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Month: May 2011

High Tech Hide And Seek
O Canada

High Tech Hide And Seek

My husband’s smart phone tells me I’m 500 metres—as the crow flies—from our Ottawa home. At the minute, he and I are wandering into a thicket of bushes near the historic Rideau Canal. I’ve probably passed this spot hundreds of times, but until recently, I had no idea it contained a hidden treasure. My search—or should I say my obsession in finding the secret stash—began shortly after I was asked to write a story about the growing popularity of geocaching, a hobby I had been vaguely aware of for several years. I knew it was something like a tech-boosted scavenger hunt, but I had paid it about as much attention as I paid news of the Westminster Kennel Club dog show—an entertaining obsession for some, I thought, but not for me. That was before I found myself staring at two converging d...

Readers’ Quiz Answers

Here are the answers to our Readers’ Quiz in the May/June 2011 issue. HMCS Spikenard was a corvette which was lost while on convoy escort service the night of Feb. 10-11, 1942. Supplies were brought to the allies after D-Day through a surviving artificial harbour call a Mulberry. Retired lieutenant-general Romeo Dallaire won the Governor General’s Literary Award for Non-Fiction for his 2003 book Shake Hands With The Devil. Geocachers call non-geocachers “muggles.” The “sandwich generation” is a term for those families who are looking after young children and older parents at the same time.

Non-Battle-Related Injuries Take Their Toll

In any given year, about a third of Canadian Forces personnel are laid up some time or another by strains, sprains, broken bones and similar injuries. These injuries account for 41 per cent of chronic health conditions, 53 per cent of medical releases and about half of Veterans Affairs Canada benefit claims. On any given day, 35 to 45 per cent of those on sick parade are suffering from MSK—musculoskeletal injuries. Sprained ankles, strained knees and sore backs do not garner the attention of mental health issues or battle wounds, but such injuries are a serious issue. “MSK injuries are one of our top medical problems,” says Dr. Maureen Carew, public health physician with CF Directorate of Force Health Protection. In 2008, 36 per cent of Forces members reported an injury serious enough t...

Home For Life: Part 2, Gadgets And Gizmos

Last fall Harold Stephenson, 89 and with dementia, was found outside his rural home in Mount Pleasant, N.B., without a coat and confused. His family was constantly worried it might happen at night or in the cold, where every minute would make him harder to find. Even with THE help of a FULL-TIME home care worker, a niece who drops by every day and two sons who check in many times a week, there was still the constant worry Harold might fall or wander—and it could be hours before anyone knew. But after installation of monitoring technology last fall, if Harold opens his door in the middle of the night, his son Lyndon is alerted and can go online to check whether his dad has just let the dog out, or has wandered away and a family member needs to go help. “It’s such a big relief,” says...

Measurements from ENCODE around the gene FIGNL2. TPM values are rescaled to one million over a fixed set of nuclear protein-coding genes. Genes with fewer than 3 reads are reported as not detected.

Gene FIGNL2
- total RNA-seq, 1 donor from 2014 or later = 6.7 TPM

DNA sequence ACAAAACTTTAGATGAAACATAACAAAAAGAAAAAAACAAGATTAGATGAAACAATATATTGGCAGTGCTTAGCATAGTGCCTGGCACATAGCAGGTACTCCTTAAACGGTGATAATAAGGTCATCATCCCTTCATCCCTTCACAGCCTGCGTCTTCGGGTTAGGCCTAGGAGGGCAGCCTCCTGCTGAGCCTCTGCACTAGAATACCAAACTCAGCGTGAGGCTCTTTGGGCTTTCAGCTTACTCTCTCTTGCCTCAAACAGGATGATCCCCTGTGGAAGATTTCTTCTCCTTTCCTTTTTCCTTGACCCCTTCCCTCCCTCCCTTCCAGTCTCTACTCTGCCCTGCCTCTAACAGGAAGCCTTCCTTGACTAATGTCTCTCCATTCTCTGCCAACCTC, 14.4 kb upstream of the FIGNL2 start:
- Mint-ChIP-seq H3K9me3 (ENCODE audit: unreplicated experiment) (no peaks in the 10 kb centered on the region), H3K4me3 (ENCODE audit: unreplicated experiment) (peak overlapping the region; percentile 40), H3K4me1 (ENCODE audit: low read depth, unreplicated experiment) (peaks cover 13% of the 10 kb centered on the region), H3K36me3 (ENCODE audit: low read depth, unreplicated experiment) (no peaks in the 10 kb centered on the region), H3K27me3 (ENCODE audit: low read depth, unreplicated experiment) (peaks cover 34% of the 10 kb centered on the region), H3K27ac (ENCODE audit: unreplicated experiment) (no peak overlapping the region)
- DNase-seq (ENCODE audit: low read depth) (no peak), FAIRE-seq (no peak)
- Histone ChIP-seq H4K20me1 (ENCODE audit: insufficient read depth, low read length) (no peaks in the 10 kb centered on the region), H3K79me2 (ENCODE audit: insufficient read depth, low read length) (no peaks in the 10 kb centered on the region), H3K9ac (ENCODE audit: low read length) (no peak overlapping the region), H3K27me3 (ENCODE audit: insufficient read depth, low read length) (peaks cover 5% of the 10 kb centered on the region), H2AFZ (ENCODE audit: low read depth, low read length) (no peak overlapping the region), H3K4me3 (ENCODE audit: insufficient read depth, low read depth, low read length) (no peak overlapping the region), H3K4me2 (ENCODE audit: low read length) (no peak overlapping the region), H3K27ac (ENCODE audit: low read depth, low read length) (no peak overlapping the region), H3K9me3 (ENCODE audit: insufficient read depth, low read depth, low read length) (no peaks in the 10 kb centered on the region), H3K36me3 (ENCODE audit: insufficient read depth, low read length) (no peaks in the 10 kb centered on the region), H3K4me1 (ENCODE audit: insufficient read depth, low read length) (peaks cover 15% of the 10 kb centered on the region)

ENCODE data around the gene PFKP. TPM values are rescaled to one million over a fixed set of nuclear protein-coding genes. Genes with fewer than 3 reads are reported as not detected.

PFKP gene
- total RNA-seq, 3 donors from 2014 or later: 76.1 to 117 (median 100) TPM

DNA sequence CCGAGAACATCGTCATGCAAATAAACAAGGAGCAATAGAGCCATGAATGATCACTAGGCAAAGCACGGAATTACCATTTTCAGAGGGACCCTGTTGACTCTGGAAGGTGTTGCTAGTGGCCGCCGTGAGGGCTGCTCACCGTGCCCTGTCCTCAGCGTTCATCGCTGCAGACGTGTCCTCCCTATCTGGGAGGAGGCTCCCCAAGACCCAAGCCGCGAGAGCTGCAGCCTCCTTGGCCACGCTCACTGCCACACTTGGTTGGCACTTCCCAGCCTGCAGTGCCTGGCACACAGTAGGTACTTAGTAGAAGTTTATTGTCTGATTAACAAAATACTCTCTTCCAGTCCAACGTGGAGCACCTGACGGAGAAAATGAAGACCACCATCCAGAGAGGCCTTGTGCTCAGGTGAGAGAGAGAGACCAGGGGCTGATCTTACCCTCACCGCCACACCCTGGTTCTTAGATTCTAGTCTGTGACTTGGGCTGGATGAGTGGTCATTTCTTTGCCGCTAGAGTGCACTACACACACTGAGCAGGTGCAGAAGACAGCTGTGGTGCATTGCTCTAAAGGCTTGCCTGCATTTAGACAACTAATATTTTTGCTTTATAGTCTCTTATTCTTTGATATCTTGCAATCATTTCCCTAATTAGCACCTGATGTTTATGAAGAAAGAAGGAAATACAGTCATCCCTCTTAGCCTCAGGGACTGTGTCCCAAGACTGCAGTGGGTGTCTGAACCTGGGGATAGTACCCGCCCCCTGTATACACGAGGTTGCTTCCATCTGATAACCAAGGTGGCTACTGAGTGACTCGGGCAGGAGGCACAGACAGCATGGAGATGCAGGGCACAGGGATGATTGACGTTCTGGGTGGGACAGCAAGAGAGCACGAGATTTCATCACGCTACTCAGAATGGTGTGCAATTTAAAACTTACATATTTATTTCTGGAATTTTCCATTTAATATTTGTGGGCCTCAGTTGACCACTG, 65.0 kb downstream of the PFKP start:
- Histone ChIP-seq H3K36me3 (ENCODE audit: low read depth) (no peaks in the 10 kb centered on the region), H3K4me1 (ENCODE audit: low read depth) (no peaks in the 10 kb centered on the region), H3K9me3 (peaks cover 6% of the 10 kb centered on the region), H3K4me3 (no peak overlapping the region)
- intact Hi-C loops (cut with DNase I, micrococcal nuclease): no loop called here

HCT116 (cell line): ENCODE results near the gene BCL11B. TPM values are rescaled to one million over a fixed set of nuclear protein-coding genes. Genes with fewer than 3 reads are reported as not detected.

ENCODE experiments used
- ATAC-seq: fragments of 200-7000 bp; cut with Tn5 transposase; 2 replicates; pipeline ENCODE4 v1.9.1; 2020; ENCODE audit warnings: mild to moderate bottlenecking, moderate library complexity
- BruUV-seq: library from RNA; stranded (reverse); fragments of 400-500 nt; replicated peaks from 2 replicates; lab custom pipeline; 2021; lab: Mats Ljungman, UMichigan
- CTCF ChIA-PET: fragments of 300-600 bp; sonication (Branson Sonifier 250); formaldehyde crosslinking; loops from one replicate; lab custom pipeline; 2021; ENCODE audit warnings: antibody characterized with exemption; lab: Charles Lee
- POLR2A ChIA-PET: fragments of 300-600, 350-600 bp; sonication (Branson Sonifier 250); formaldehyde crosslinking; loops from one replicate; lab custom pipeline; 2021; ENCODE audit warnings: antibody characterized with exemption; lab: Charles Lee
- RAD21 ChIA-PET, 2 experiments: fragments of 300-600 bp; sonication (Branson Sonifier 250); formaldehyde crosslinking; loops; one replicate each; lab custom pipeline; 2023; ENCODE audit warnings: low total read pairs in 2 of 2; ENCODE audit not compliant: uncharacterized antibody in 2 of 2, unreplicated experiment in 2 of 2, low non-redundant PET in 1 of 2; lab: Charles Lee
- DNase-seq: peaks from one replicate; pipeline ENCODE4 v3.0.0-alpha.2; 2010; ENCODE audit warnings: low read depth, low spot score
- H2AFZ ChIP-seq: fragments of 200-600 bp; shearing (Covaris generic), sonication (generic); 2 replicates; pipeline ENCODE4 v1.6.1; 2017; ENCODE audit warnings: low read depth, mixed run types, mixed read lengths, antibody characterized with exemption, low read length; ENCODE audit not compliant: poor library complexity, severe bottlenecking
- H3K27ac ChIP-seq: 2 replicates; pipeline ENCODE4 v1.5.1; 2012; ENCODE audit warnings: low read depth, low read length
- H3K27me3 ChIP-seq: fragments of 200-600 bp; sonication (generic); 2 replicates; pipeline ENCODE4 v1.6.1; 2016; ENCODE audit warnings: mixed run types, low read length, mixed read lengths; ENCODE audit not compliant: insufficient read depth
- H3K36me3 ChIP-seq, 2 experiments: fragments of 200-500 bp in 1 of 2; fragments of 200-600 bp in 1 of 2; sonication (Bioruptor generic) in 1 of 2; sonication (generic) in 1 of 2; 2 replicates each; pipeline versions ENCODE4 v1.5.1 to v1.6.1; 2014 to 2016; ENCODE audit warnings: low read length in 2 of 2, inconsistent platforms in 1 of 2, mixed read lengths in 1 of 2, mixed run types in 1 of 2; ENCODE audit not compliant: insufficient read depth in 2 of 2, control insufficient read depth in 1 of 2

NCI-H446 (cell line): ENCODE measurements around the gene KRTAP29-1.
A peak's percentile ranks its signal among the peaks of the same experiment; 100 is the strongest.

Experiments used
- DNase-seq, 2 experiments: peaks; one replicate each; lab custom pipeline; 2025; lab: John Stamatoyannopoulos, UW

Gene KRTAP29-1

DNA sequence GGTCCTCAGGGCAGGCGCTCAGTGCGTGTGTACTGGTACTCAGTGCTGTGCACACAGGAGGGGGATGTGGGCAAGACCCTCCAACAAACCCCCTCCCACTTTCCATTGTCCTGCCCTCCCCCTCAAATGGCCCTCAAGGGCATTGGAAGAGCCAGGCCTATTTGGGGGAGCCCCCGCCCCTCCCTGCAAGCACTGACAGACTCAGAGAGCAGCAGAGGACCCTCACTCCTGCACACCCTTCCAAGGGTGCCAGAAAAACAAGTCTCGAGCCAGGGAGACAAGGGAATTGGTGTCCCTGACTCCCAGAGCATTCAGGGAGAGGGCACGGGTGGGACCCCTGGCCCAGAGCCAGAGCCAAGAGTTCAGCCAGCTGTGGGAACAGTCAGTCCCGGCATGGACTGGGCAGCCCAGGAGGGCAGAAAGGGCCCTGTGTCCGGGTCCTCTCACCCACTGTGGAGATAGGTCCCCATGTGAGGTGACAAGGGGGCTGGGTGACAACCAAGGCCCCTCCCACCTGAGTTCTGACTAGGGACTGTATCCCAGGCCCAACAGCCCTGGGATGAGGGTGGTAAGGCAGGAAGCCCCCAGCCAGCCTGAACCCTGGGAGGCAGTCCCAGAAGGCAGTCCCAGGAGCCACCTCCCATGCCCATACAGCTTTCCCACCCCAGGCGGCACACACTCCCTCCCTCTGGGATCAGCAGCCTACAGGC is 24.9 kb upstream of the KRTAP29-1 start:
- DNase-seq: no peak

Ten Years After 9/11, Discussed By Conference

More than 500 people packed the Chateau Laurier in downtown Ottawa Feb. 24 and 25 for the annual Conference of Defence Associations (CDA) symposium. The speakers at the two-day event were distinguished as always, including Defence Minister Peter MacKay and Dr. John Hamre, president of the Centre for Strategic and International Studies in the United States. The CDA is an umbrella group of military associations of which The Royal Canadian Legion is the largest member. This year the meeting had two themes, Canada-United States security interests 10 years after 9/11 and the Canadian Forces after the combat mission in Afghanistan. Hamre started off the conference with a talk on managing our shared defence during a time of fiscal austerity. His main theme was that Canada and the U.S. need ...

Quebec curlers victorious at second home

Despite missing morning practices to allow for a few extra minutes of sleep, the Quebec team played hard and remained undefeated to take first place during the 55th Dominion Command Curling Championships, March 19-25 in Hudson, Que. Victory did not come easy for the team of lead Danny Comeau, second Matt McCrea, third Evan Mooney and skip Jeff Cheal from Col. John Bourque Branch in Sherbrooke, as all eight teams played with heart throughout the week. “We had high expectations coming in. Like any tournament, you want to do well, but also have a good time,” said Cheal. “It’s a great field, lots of good competition and every game [was] close. We [were] fortunate to pull it off.” Over the week, the community of Hudson showed the best of small-town Canada. The town, which stretches alo...

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